Democrats return to Capitol Hill this week with good reason to dread the November midterm elections, Charlie Cook of The Cook Political Report writes in the National Journal
With midterm elections historically interpreted as a referenda on the incumbent president, the factors deflating Democrats' electoral prospects are many: Continued dissatisfaction with the Affordable Care Act – even though Obamacare doesn't necessarily lead as a GOP campaign issue; an economy in "low gear," with bad news usually nipping away at any good reports; dejection over Ferguson, particularly because President Barack Obama had promised hope and change; and all-around dissatisfaction with Obama's stewardship of foreign affairs, writes Cook.
"The Democrats whom I have talked and emailed with in recent weeks seem increasingly resigned to an ugly midterm election," writes Cook. "Of course, it's not likely to be the wipeout that 2010 was — after all, in the House, the best news for Democrats is that you can't lose seats you don't have. "
A key concern is whether Democrats can retain six at-risk Senate seats in states carried by Mitt Romney in 2012. The open seats in Montana, South Dakota and West Virginia appear a sure loss for Democrats. The seats held by Democratic incumbents Mark Begich in Alaska, Mark Pryor in Arkansas, and Mary Landrieu in Louisiana seem to be ever more chancy.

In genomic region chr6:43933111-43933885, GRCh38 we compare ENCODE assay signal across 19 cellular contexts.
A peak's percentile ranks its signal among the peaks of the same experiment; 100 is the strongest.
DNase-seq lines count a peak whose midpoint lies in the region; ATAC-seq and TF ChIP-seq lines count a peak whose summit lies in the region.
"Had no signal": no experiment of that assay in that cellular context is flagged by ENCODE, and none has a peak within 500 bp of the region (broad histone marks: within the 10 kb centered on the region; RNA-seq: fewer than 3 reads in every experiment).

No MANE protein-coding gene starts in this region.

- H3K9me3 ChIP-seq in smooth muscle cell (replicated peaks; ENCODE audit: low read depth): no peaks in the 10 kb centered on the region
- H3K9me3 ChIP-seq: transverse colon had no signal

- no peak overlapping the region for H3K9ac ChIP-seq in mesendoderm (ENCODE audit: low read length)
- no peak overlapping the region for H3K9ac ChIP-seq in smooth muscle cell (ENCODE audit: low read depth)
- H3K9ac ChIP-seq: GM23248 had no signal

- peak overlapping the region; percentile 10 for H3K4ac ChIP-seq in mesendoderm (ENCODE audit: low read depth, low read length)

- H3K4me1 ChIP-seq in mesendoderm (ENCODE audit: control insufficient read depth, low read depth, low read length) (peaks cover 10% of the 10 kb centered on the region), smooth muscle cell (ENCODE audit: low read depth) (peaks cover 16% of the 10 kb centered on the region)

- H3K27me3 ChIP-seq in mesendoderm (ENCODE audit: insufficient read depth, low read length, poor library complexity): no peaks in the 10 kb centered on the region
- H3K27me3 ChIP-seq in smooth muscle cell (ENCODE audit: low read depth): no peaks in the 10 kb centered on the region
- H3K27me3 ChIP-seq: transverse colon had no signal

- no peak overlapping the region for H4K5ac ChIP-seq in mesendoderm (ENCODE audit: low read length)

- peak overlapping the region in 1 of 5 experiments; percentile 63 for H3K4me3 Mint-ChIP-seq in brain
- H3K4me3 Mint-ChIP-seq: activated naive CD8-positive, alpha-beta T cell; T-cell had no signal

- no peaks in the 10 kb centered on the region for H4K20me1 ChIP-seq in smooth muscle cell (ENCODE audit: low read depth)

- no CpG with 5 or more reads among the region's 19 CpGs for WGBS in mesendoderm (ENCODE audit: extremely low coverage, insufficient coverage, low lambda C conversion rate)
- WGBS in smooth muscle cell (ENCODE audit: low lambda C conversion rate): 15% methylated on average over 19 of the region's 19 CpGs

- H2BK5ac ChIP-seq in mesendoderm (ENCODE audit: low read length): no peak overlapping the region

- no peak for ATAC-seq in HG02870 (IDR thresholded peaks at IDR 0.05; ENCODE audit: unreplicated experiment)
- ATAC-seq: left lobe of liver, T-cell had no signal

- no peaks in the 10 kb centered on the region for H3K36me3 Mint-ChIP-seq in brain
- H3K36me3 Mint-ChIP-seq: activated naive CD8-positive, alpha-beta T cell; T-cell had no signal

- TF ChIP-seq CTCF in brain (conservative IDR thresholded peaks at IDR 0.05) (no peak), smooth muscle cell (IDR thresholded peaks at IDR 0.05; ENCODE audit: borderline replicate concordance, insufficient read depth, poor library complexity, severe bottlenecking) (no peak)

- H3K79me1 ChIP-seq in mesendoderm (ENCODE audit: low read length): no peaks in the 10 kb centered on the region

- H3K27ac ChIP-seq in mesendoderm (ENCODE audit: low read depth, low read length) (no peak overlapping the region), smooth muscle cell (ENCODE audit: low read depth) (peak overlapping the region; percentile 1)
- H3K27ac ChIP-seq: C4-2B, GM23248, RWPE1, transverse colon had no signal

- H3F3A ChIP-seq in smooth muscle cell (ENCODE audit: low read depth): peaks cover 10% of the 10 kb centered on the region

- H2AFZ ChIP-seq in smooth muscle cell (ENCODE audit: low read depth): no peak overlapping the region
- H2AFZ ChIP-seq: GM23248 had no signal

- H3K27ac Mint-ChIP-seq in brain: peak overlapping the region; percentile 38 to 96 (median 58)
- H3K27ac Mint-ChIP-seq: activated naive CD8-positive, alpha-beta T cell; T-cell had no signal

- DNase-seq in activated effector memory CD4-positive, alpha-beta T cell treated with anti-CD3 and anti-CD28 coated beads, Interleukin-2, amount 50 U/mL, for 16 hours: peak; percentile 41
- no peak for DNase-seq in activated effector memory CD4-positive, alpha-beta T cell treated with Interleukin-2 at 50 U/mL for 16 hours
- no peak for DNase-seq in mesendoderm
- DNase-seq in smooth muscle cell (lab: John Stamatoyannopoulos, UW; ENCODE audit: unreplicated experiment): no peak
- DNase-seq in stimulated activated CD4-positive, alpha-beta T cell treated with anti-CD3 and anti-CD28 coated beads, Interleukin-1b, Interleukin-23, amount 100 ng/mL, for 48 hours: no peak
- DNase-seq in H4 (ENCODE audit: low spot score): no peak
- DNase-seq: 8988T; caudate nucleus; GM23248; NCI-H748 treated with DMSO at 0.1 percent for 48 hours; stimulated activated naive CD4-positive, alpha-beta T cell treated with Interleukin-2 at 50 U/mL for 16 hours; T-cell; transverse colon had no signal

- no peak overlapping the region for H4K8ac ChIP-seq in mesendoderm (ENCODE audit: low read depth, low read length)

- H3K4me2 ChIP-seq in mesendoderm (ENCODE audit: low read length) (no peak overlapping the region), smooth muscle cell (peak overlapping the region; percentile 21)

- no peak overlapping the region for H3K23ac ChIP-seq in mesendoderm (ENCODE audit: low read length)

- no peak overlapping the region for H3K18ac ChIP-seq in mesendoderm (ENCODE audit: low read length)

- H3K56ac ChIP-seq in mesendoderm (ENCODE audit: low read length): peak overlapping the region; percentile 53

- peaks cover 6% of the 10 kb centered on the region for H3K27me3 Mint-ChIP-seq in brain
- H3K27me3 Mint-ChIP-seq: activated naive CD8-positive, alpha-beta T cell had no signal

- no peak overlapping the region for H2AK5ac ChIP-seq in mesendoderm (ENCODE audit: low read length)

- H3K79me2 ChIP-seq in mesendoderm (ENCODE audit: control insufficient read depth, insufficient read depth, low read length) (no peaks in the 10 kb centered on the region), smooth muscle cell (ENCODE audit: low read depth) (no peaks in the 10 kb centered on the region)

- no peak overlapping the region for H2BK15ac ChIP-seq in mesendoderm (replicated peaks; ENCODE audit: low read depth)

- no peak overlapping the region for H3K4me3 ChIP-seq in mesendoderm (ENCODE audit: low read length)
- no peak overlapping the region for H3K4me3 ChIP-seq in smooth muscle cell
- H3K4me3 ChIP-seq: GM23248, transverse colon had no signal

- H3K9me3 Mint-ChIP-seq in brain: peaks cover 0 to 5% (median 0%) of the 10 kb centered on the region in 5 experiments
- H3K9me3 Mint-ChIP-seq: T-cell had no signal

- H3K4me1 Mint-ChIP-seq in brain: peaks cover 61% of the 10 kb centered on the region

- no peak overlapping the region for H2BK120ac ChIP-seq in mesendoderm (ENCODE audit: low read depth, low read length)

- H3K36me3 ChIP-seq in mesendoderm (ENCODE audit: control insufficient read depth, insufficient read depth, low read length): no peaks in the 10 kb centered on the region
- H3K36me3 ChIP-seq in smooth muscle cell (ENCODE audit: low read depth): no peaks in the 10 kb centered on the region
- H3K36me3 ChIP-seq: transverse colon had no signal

How the Senate races play out in states where Obama and Romney ran fairly close — like Colorado and Iowa, which fell to Obama, and North Carolina, which went for Romney — is no less important.
"If Democrats get wiped out in red states, that could be the whole ball game when it comes to Senate control. They had better knock off a Republican seat somewhere and sweep the purple states," writes Cook.
Though the election won't take place until November, Cook writes that he "wouldn't be surprised" if Democratic lawmakers come back to Washington this week feeling "pretty skittish, " according to the National Journal.
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